•To protest acid rain, aerialists from Greenpeace climbed smokestacks in Czechoslovakia, Canada, Western Europe and the U.S. Last year, other climbers scaled the scaffolded Statue of Liberty to hang a banner reading GIVE ME LIBERTY FROM NUCLEAR WEAPONS STOP TESTING.
•This summer Greenpeacers in West Germany chained themselves to buoys in the Rhine River like real-life Loreleis to point up the dangers of toxic-waste dumping.
•In Washington last month, seven Greenpeace bicyclists blocked a highway bridge to stop a truck loaded with nuclear wastes bound for the Hanford reservation disposal site.
•Shortly before her sinking in Auckland, the Warrior visited Rongelap atoll in the U.S. Pacific trust territory to relocate Micronesian natives believed to have been poisoned 31 years earlier by America's Bravo Series of hydrogen bomb tests at Bikini atoll. When the fallout from the blasts carried to Rongelap, children ran out to play in the new-fallen "snow"—actually radioactive fallout. Today, many natives bear scars on their throats from surgical removal of thyroid tumors caused by radiation. Pereira, in one of his last Greenpeace assignments, photographed that relocation mission.
The Warrior was in New Zealand to lead a flotilla once again to Mururoa, where last spring France detonated its largest underground nuclear warhead to date—a 150-kiloton device, 10 times the force of the U.S. bomb that fell on Hiroshima 40 years ago. France is believed to be working to develop a neutron bomb, a weapon that kills people but leaves property intact.
Secrecy about a neutron bomb might be reason enough for the French defense ministry to be concerned about Greenpeace's presence in the testing area. But another reason for sensitivity may be that because of repeated tests there since the early 1970s, Mururoa may have lost not just its usefulness as a test site but also its very underpinnings.
Mururoa is a coral reef surrounding an oval lagoon 36 miles long and rising only about eight feet above sea level. Some 3,000 people are stationed there. The French bombs are planted in holes as deep as 3,600 feet below the surface. The holes are about five feet in diameter. They are "corked" with some 120 feet of cement to guard against radiation leakage. The atoll has been known to lose as much as three feet in elevation after a blast, and there is concern that at some point it may simply sink into the sea. As a precaution, 30 metal platforms rear up from the coral bedrock, and during tests, the personnel conducting them climb atop the structures to avoid being drowned if the island suddenly sinks beneath them. A 12-foot-high seawall stretches along eight miles of beach to prevent tidal waves caused by the blasts from scouring all human life from the island. Two technicians were drowned in 1979 when an explosion-provoked wave swept them away.
So eroded is the island that it is often compared to Gruyère cheese. As a result, McTaggart is convinced that the French will be forced to abandon Mururoa and already may be planning to shift their tests to Fangataufa atoll, 30 miles away. He believes the French may have wanted to keep Rainbow Warrior and its accompanying flotilla from entering the area as the interisland move was about to be made. After the Warrior's sinking, though, McTaggart could not bring himself to believe that the French had been responsible.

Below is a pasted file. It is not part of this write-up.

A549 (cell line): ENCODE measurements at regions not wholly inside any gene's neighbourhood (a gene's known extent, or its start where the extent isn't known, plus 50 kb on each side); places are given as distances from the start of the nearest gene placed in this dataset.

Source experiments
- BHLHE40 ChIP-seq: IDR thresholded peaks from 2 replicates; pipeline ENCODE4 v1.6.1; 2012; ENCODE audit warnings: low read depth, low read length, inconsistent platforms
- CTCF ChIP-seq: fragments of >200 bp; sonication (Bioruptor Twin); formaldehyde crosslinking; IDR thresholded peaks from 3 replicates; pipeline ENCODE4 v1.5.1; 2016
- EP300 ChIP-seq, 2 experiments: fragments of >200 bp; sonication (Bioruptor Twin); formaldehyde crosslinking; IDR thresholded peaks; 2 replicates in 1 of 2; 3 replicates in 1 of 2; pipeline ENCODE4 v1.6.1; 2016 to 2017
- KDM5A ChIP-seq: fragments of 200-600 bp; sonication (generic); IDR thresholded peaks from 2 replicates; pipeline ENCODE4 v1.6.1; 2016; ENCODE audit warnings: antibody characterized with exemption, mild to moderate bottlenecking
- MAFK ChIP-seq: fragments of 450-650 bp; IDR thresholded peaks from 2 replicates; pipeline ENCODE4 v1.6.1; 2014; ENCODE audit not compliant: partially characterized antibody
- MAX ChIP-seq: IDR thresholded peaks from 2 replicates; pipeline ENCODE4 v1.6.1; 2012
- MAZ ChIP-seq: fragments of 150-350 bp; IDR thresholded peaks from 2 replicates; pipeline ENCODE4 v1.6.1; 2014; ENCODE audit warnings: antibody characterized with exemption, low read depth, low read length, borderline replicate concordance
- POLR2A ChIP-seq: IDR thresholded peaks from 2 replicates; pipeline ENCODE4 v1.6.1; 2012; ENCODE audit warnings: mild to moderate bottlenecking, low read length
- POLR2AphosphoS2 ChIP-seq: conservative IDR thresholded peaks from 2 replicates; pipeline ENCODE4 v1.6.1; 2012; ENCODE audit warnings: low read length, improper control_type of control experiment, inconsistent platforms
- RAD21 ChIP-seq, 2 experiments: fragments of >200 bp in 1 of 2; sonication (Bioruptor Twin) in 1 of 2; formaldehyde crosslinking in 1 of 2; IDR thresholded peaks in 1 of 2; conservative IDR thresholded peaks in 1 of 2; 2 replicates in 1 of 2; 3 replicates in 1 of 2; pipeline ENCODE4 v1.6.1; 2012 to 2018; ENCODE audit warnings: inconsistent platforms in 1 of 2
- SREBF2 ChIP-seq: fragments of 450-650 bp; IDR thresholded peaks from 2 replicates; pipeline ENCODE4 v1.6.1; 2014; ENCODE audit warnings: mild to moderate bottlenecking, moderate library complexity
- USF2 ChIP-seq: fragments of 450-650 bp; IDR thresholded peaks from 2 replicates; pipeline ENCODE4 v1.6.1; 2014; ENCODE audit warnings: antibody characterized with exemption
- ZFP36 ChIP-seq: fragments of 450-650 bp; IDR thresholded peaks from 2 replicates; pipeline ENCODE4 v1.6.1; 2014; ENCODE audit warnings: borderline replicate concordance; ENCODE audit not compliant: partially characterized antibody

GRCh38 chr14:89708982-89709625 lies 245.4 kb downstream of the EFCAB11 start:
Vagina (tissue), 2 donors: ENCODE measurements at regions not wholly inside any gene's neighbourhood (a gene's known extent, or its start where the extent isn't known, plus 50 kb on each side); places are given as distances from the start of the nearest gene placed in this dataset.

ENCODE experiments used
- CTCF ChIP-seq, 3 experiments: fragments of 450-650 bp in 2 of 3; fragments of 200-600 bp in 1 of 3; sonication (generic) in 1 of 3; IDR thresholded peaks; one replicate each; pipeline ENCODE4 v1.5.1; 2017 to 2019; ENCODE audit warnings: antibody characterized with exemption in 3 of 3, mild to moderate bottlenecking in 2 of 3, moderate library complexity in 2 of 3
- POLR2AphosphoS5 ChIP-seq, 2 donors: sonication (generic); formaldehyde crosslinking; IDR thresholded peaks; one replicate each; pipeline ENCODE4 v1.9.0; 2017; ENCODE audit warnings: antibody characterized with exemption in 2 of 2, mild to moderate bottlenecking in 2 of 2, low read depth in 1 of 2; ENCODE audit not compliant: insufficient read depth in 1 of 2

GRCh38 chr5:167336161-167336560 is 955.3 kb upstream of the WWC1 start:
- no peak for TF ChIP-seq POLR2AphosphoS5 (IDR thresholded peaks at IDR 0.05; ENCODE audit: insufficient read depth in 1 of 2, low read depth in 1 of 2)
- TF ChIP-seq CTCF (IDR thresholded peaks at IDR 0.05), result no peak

"When our boat was sunk," he said, "it was amazing. So many people said it was the French government, but I said it couldn't be the French government—they couldn't be that stupid."
But McTaggart may have been wrong. French intelligence almost certainly was involved on some level. Whether the French government arranged the sinking or merely sent agents to spy on the 'Peacers remains in question. However, one highly dramatic scenario that emerged from press reports in New Zealand, Australia and France was of a plot hatched last winter in the Elysée Palace itself at meetings involving officials of the DGSE, the French equivalent of the CIA. By these press accounts, disputed in considerable part by the Paris government, the first step in l'Affaire Greenpeace was the arrival in New Zealand in late April of a stocky young woman named Frédérique Bonlieu, apparently a French agent. She appears to have infiltrated the New Zealand branch of Greenpeace, passing herself off as an archaeologist with a keen interest in environmental affairs, and spent two weeks with Rainbow Warrior's crew. She asked pointed questions about rentals of boats and diving equipment. Suspicious Greenpeace crewmen reported her actions to the New Zealand police, suggesting that perhaps some dirty work was afoot. The police did some checking and were apparently advised that Bonlieu was indeed a French agent. By then, however, she had left New Zealand, bound for an archaeological dig in Israel. She has since disappeared without a trace and has been identified as Christine Cabon, a 33-year-old lieutenant in the army's special forces.